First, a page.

Fire accused ruled unfit for trial
A man who allegedly set fire to cardboard boxes he stacked up outside the door of a South Hedland residence in 2017 in a blaze that caused more than $10,000 damage has been deemed not fit to stand trial and remanded into custody.
Supreme Court Justice Stephen Hall ruled that Luke Stimpson could not fairly take part in a trial because of the severe schizophrenia he suffered from that had been resistant to treatment. It is alleged Mr Stimpson set light to a stack of boxes at a home on Chunking Crescent, used as temporary accommodation for mining employees, with which the man had no association.
He entered a plea of not guilty in October and faced a Supreme Court trial by jury one month later, but it was vacated after he had an outburst in front of the jury during the prosecutor’s opening address.
Mr Stimpson said in the presence of the jury he had changed his mind and wanted to plead guilty, and he did not care about going back to jail. After the jury left the courtroom, Justice Hall said Mr Stimpson began to talk incoherently about murderers, paedophiles, the internet and “the Aboriginal people”.
A psychiatric report submitted as evidence at a Supreme Court hearing earlier this month stated Mr Stimpson had a longstanding history of severe schizophrenia and had been admitted to a Broome mental health hospital on a number of occasions. The report said the man would benefit from the treatment of the “last-resort” drug clozapine, which can only be administered in a mental health hospital.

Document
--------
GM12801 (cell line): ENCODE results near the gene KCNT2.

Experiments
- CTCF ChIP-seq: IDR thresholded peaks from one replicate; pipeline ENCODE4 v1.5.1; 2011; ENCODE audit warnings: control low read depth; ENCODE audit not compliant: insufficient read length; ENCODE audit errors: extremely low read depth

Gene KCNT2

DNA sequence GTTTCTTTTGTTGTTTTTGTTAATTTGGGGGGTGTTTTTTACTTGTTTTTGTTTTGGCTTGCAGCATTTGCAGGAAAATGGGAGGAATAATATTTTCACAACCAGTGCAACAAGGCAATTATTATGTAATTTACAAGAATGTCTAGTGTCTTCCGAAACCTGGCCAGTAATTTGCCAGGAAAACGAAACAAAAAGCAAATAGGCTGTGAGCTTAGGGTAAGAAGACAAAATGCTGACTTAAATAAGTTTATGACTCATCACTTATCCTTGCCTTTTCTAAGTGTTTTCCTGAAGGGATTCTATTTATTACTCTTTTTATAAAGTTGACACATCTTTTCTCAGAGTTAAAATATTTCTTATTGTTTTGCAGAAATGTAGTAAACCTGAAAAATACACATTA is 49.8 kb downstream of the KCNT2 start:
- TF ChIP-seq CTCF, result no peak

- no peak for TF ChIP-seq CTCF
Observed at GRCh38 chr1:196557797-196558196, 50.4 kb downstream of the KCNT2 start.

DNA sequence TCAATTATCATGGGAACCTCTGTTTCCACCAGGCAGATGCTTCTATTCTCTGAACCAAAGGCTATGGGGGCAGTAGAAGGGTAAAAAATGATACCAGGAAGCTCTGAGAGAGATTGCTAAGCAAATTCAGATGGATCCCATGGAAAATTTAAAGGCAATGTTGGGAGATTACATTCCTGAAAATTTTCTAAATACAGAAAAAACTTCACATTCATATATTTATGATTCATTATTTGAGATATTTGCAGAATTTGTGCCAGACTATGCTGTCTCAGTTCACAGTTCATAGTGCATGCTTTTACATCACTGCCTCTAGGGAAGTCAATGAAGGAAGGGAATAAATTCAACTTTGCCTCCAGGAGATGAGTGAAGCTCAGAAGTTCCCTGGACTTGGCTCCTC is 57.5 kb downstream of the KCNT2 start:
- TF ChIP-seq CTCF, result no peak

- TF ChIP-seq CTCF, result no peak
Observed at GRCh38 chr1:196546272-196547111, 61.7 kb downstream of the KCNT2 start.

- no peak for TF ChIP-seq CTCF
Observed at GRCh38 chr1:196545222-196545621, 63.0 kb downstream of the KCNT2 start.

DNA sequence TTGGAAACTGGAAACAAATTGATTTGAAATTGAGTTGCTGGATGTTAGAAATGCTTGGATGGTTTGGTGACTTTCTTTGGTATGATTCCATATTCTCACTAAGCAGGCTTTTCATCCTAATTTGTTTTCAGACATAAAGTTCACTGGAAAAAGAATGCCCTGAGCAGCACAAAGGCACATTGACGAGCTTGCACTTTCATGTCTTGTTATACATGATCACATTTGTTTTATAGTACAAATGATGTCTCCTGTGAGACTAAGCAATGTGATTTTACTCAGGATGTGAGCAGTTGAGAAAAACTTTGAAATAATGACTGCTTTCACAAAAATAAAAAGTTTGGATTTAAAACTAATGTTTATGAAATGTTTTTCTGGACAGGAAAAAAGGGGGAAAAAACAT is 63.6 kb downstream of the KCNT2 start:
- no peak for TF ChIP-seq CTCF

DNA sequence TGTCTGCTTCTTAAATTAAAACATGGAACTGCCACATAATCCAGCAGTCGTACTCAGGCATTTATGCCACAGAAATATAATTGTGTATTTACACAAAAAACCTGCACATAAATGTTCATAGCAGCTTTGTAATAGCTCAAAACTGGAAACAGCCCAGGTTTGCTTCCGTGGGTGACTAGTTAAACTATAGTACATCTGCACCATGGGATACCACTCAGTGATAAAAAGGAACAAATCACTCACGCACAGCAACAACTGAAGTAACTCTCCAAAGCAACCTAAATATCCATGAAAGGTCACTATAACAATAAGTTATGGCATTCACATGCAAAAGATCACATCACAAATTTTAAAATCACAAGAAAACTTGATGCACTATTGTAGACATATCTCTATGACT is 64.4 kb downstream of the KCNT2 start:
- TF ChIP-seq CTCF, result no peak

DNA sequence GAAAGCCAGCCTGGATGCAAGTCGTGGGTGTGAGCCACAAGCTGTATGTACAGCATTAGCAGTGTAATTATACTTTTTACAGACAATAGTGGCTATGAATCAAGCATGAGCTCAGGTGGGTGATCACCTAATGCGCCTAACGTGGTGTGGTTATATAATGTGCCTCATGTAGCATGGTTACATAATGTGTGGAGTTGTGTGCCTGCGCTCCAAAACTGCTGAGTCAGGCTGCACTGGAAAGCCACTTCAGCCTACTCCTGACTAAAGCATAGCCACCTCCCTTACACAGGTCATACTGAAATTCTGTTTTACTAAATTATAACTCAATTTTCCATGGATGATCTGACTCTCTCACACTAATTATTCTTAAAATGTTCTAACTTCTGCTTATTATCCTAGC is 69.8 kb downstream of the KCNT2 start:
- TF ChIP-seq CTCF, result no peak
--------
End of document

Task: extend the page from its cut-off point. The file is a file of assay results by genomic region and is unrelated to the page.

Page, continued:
It stated Mr Stimpson had previously refused the treatment.
In concluding the hearing, Justice Hall said Mr Stimpson would not be fit for trial in the next six months but clozapine was a viable option to improve his condition.
“The accused has varied in his attitude to whether he will co-operate with alternative treatments,” he said. “Most recently he has refused to accept clozapine and his co-operation is required because of the way this medication is administered.
“Nevertheless, there remains a real possibility that he will agree to this treatment and will become fit.”
Justice Hall said there was “no realistic option” other than to remand Mr Stimpson in custody.
The matter was adjourned for six months.
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